What is ZMA?
ZMA (Zinc l-monomethionine aspartate, or Zinc Magnesium Aspartate) is a popular supplement amongst athletes (endurance and strength athletes) and bodybuilders. ZMA is promoted as a supplement that may increase levels of zinc and magnesium, natural anabolic hormones (IGF-1 and free testosterone), strength adaptations to training and may guard against depletion of zinc and magnesium during intense training. It consists of a special blend of ingredients that are required for vital biochemical processes: Zinc 30mg (as l-monmethionine and aspartate), Magnesium 450mg (as magnesium aspartate), and Vitamin B6 11mg (as pyridoxine HCL).
Zinc and Magnesium are essential elements that play vital roles in a range of important biochemical processes. Zinc is important for the activity of a large number of enzymes affecting a range of biochemical processes including cell replication, exercise metabolism and antioxidant activity. Magnesium also plays an important role in many biological processes including metabolism and is required for the normal functioning of nerves, muscles, the immune system, and hormones.
Since both magnesium and zinc play key roles in a range of biochemical processes, and prolonged or intense training may lead to deficiencies and negatively affect exercise performance (Córdova and Navas 1998), researchers looked at whether supplementation may help to preserve zinc and magnesium levels and possibly have an ergogenic effect.
Researchers have reported that zinc supplementation may be beneficial for increasing serum testosterone levels in mildly zinc deficient men (Prasad et al., 1996) and magnesium may be of benefit for strength training (Brilla and Hayley 1992). The potential ergogenic effects of zinc and magnesium led to the formulation of ZMA which combined zinc, magnesium and the vitamin B6. Initial research was promising with researchers reporting that ZMA supplementation significantly increased levels of free and total testosterone levels, the levels of IGF-1 (insulin growth factor), and strength gains in a group of resistance training off-season footballers (Brilla and Conte 2000). This research led to the mass promotion of ZMA within the sports supplement industry.
Unfortunately a later study failed to replicate these results and found that despite the ZMA supplement increasing serum zinc levels by a small but non-significant amount (12-17%) it had no significant effect on levels of total or free testosterone, growth hormones, IGF-1, or cortisol (Wilborn et al., 2004). The researchers also failed to observe any increases in 1-repetition maximum strength, anaerobic sprint capacity or muscle endurance. There was also no change in bodymass although they noted favourable trends in fat free mass and body fat. The researchers concluded that ZMA did significantly increase zinc or magnesium status or positively affect the training adaptations of experienced strength trained men with a normal zinc status.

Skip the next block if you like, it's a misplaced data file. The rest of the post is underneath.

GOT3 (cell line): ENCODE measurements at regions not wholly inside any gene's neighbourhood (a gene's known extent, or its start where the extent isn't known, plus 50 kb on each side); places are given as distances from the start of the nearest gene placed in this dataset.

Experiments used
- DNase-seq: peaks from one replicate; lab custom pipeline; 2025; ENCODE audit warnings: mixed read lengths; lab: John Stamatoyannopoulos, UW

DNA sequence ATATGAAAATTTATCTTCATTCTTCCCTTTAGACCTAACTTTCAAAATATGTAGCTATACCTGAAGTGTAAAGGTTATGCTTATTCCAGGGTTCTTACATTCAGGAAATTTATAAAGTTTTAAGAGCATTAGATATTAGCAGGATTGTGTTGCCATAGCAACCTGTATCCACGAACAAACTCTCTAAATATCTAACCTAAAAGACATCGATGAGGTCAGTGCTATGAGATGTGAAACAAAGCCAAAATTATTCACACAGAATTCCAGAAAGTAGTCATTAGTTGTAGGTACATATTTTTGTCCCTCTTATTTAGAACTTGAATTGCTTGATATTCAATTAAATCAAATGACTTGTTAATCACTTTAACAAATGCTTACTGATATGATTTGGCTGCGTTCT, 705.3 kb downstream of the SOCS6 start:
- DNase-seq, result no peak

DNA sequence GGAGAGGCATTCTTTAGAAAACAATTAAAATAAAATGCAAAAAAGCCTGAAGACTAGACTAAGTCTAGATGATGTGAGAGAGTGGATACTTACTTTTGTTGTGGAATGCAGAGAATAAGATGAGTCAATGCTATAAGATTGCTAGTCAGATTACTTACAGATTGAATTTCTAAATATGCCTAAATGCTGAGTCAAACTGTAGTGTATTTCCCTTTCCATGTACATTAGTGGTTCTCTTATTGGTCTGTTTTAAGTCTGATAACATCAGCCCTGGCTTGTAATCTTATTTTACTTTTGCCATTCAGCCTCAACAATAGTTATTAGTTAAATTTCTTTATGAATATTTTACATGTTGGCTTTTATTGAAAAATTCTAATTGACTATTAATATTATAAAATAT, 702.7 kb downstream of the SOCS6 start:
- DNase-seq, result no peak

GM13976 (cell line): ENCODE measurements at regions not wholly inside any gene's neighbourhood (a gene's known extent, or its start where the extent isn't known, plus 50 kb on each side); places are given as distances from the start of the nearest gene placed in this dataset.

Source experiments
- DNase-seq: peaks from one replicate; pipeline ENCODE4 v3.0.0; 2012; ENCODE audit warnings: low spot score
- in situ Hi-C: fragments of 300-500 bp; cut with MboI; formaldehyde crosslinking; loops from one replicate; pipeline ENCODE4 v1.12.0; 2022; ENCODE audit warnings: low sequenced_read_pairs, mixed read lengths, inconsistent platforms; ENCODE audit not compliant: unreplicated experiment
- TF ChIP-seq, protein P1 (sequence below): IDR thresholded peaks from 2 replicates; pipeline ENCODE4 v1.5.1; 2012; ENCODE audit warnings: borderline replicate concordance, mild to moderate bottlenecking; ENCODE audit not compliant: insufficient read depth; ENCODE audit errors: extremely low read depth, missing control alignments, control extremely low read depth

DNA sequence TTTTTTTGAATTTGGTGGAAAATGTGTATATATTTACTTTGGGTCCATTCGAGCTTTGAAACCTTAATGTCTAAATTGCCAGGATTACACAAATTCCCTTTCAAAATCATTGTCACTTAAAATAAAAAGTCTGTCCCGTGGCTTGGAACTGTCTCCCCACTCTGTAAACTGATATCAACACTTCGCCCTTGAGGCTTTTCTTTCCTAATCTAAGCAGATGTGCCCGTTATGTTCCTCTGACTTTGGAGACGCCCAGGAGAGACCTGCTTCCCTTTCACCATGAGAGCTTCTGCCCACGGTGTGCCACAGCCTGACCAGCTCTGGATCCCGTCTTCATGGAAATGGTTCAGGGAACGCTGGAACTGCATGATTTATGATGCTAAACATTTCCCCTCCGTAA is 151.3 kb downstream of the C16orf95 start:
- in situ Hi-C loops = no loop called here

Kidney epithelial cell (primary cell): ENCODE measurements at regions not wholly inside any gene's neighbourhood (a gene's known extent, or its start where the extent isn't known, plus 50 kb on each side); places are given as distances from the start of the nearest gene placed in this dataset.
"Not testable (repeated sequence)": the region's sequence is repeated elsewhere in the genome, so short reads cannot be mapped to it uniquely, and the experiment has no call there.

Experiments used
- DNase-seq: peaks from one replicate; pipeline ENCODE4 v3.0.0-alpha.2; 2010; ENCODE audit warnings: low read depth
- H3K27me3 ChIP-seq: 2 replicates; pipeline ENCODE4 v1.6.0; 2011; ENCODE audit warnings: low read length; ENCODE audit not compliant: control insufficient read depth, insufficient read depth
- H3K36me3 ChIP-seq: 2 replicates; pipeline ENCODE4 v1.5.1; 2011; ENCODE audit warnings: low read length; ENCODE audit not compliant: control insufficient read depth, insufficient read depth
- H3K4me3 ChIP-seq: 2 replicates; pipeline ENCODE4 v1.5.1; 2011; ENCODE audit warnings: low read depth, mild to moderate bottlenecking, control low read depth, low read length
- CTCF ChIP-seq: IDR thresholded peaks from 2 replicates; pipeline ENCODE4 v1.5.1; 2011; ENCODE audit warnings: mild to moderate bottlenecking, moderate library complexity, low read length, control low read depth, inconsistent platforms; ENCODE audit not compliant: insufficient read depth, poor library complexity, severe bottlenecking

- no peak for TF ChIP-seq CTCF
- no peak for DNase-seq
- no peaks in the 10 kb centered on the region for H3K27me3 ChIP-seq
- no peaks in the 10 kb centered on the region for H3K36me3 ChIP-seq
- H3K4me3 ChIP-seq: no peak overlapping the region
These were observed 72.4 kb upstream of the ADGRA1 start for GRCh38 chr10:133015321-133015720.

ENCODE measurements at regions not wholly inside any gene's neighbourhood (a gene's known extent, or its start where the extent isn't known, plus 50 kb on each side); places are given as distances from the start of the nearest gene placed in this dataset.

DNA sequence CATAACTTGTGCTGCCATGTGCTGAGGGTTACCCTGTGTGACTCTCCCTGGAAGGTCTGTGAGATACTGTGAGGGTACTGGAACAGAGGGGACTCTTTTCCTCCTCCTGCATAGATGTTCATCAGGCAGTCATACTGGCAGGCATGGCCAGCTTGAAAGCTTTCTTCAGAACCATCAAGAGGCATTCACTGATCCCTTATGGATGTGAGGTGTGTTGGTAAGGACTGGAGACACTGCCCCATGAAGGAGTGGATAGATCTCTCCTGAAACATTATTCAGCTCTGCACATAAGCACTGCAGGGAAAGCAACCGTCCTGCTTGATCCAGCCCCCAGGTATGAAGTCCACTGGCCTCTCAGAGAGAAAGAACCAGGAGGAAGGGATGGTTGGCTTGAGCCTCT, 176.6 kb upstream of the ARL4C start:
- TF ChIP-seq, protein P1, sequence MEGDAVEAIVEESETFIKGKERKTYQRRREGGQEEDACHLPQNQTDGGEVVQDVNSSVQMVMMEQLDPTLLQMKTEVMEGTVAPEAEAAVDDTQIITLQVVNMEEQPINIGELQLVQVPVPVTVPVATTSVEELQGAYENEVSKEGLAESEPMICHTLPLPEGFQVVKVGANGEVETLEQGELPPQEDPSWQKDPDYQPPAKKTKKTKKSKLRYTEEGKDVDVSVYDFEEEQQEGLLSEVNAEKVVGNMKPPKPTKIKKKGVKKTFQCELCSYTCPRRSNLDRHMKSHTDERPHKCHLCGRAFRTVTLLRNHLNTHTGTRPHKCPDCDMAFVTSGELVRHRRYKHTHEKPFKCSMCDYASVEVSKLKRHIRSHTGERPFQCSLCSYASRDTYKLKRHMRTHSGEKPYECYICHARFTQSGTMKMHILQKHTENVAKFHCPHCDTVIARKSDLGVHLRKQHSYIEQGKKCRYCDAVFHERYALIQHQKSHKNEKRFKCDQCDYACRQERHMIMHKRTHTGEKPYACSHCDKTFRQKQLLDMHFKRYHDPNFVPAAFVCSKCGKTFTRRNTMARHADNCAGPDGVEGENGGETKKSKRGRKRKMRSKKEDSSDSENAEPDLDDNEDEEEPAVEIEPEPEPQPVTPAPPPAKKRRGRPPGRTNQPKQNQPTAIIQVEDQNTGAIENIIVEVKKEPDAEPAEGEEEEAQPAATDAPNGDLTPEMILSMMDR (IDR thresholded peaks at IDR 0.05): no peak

Therefore based on the current research there is insufficient evidence to support the use of ZMA as a sports supplement.
ZMA supplementation may lead to small non-significant increases in serum zinc levels and may have favourable effects on fat free mass. However zma did not appear to be of benefit for increased muscle strength, endurance, anaerobic power, or anabolic hormone levels.
ZMA side effects
ZMA appears to be safe and free of side effects. However, if you are already taking a multivitamin containing zinc you should be aware that excessive zinc consumption may increase levels of LDL-cholesterol – the bad cholesterol implicated in the build-up of cholesterol on artery walls – and can lead to a copper deficiency. Excessive zinc consumption can interfere with the absorption of copper which plays an important role in immune function, white blood cell function, red blood cell production, collagen synthesis, bone health and a healthy nervous system.
How to take ZMA?
The general recommendation is to take ZMA approximately 30-60minutes before bedtime on an empty stomach.
Brilla LR, and Conte V (2000) Effects of a novel zinc-magnesium formulation on hormones and strength. J Exerc Physiol Online 2000, 3:26-36.
Brilla LR, and Haley TF (1992) Effect of magnesium supplementation on strength training in humans.J Am Coll Nutr 1992, 11:326-329.
Córdova A, and Navas FJ. (1998) Effect of training on zinc metabolism: changes in serum and sweat zinc concentrations in sportsmen. Ann Nutr Metab. 1998;42(5):274-82.
Prasad AS, Mantzoros CS, Beck FW, Hess JW, and Brewer GJ (1996) Zinc status and serum testosterone levels of healthy adults. Nutr 1996, 12:344-8.
Wilborn CD, Kerksick CM, Campbell BI, Taylor LW, Marcello BM, Rasmussen CJ, Greenwood MC, Almada A, Kreider RB. (2004) Effects of Zinc Magnesium Aspartate (ZMA) Supplementation on Training Adaptations and Markers of Anabolism and Catabolism. J Int Soc Sports Nutr. 2004 Dec 31;1(2):12-20. doi: 10.1186/1550-2783-1-2-12.